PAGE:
How do I pick a horse?

How do I pick a horse?

That’s the million dollar question at every race track around the world.

People have all kinds of theories on how to pick a horse for a race.

Some people believe in following the form.  The form is reflected in a ‘form guide’ – which provides details of the horse’s career performances.  The numbers signify the horse’s recent performances.  A “1” signifies a win, “3” means it ran third, and a “0” means it came 10th or lower.

The form guide will also outline a horse’s performances over different distances, on different track conditions and at each track.

Horses for Courses

Many believe that a horse’s historical performances at a track are a good predictor of future performances.  The expression “horses for courses” highlights that some horses perform better at some tracks but not others.

Racetracks are not of a uniform standard or specification.  They have different finishing straights (some are long and some are short), different shapes and different gradients (uphill or downhill to the finishing post).

Horses race in a clockwise direction in some States (Queensland and New South Wales), and in an anti-clockwise direction in others (Victoria, Tasmania, South Australia, Western Australia and the Northern Territory).

Horses may also show a preference for running on wet tracks or dry tracks.

However, the form guide does not allow for fate, chance and most importantly, luck.  A variety of factors may determine the victor of a race – the speed of the race, weather conditions and intangible matters such as the mood of the horse.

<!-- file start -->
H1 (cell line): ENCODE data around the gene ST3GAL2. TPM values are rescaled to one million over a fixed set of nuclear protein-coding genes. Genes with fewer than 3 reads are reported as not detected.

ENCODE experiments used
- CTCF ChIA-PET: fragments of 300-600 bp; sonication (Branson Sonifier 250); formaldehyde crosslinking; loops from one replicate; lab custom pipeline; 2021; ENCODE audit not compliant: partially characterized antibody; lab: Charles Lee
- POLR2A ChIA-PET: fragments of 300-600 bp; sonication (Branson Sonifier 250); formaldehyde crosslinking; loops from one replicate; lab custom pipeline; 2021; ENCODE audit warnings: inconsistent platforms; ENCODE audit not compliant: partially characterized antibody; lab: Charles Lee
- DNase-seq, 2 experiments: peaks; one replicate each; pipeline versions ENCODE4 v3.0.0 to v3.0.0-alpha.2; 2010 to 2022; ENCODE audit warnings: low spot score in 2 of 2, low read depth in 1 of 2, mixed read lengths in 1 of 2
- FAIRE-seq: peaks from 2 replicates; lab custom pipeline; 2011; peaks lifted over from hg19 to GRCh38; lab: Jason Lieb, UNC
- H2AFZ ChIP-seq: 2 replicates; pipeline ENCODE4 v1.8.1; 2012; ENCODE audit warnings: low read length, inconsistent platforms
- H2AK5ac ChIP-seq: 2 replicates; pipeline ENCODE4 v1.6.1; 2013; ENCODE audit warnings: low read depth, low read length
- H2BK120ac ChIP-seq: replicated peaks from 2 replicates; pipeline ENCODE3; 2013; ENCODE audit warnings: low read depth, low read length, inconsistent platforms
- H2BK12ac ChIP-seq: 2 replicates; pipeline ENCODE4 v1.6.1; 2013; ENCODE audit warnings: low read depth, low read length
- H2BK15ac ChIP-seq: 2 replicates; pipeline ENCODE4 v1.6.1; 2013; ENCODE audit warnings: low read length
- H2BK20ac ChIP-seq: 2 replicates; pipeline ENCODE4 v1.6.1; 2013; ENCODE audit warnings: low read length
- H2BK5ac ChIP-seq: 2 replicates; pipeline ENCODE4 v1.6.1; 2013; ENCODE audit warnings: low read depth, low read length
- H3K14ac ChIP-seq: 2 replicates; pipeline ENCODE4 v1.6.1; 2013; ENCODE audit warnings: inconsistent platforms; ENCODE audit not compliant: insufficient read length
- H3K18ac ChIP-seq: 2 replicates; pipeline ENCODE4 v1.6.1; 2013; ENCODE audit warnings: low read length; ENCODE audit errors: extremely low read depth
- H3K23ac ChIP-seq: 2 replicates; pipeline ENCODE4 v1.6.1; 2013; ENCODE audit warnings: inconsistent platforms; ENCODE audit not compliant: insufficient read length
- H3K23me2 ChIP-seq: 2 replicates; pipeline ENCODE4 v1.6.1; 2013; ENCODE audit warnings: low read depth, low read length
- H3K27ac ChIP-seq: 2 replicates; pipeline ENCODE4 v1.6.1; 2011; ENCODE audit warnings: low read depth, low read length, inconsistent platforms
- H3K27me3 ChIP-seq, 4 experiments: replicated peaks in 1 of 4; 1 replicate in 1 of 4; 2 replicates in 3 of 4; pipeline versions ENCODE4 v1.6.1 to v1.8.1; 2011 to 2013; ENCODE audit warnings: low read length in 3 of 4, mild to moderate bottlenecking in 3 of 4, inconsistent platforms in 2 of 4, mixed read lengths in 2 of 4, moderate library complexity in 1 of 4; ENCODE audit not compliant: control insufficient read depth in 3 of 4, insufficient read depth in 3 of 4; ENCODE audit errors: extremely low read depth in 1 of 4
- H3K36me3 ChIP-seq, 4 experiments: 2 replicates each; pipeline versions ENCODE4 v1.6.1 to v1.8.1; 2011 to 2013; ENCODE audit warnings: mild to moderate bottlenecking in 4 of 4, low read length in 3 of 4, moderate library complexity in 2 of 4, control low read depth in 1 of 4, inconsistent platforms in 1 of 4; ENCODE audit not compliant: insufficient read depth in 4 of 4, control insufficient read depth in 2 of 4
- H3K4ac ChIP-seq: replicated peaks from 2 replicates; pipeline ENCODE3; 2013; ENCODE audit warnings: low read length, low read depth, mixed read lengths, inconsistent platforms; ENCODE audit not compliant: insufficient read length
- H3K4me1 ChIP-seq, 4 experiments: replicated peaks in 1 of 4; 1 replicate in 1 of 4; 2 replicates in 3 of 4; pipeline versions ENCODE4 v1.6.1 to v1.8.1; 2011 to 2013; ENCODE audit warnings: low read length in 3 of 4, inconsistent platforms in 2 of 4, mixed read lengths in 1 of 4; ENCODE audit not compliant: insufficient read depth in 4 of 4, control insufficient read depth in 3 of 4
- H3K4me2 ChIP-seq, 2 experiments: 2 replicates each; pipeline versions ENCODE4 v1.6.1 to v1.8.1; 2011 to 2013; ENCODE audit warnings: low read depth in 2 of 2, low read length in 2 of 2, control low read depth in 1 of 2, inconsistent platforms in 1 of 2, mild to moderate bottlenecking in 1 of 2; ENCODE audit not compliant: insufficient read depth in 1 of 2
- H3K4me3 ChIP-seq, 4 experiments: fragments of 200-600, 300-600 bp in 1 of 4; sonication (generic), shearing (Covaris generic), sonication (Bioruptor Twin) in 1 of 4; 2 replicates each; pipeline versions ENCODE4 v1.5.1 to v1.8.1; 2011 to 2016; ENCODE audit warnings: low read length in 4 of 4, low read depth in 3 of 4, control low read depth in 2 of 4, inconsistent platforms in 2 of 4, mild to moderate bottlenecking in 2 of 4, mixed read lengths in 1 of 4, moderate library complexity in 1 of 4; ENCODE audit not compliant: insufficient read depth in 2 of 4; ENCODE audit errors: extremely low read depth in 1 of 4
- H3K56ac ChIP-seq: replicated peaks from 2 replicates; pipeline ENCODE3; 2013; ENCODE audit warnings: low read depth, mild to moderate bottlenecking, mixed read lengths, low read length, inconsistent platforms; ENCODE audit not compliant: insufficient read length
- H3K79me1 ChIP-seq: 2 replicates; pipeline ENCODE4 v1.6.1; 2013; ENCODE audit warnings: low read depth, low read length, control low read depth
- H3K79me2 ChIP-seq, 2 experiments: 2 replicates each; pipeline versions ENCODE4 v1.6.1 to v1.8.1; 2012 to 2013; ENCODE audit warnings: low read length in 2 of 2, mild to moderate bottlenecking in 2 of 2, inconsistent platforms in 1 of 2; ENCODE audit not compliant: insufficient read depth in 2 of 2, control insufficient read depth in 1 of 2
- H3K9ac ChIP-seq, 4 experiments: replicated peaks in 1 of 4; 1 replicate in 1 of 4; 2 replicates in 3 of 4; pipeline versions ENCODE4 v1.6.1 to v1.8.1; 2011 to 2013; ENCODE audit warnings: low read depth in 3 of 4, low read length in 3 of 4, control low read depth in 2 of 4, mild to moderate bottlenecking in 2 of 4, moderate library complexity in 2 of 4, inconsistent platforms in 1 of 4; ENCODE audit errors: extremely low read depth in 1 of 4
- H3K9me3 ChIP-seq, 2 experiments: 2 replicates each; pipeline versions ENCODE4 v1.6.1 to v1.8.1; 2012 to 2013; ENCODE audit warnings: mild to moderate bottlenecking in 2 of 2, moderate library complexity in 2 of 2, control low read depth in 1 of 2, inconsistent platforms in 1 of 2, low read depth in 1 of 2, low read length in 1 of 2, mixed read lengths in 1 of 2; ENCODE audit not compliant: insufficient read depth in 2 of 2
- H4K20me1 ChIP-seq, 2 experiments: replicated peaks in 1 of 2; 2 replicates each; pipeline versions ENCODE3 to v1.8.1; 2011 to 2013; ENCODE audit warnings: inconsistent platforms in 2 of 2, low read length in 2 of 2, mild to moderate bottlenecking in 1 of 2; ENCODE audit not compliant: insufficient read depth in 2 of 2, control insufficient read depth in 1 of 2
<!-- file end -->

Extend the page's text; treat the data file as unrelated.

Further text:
Luck in running

A popular racetrack expression is “luck in running”.  This describes whether the horse had a lucky or unlucky run during the race.  Horses which are caught out wide end up running a further distance (given the circular nature of tracks) – and are therefore considered to have an unlucky run.

There is no right or wrong reason to choose a horse.  Picking a horse because it is wearing the colour pink and starts with the letter “J” might have the same chance of success as selecting a horse based on hours of form guide analysis.

Prince of Penzance won the 2015 Melbourne Cup at odds of $100 to 1.  While many people dismissed the chances of the horse; people who followed the letters Z or the colour green came up trumps.

You can use the Best Fairy Flutter app to enter your lucky charms (numbers, letters, colours etc) and find horses best matched to your preferences at any Australian horse race.  But it’s not all about luck, the app also displays the horse’s recent form, its barrier, jockey and trainer, and odds.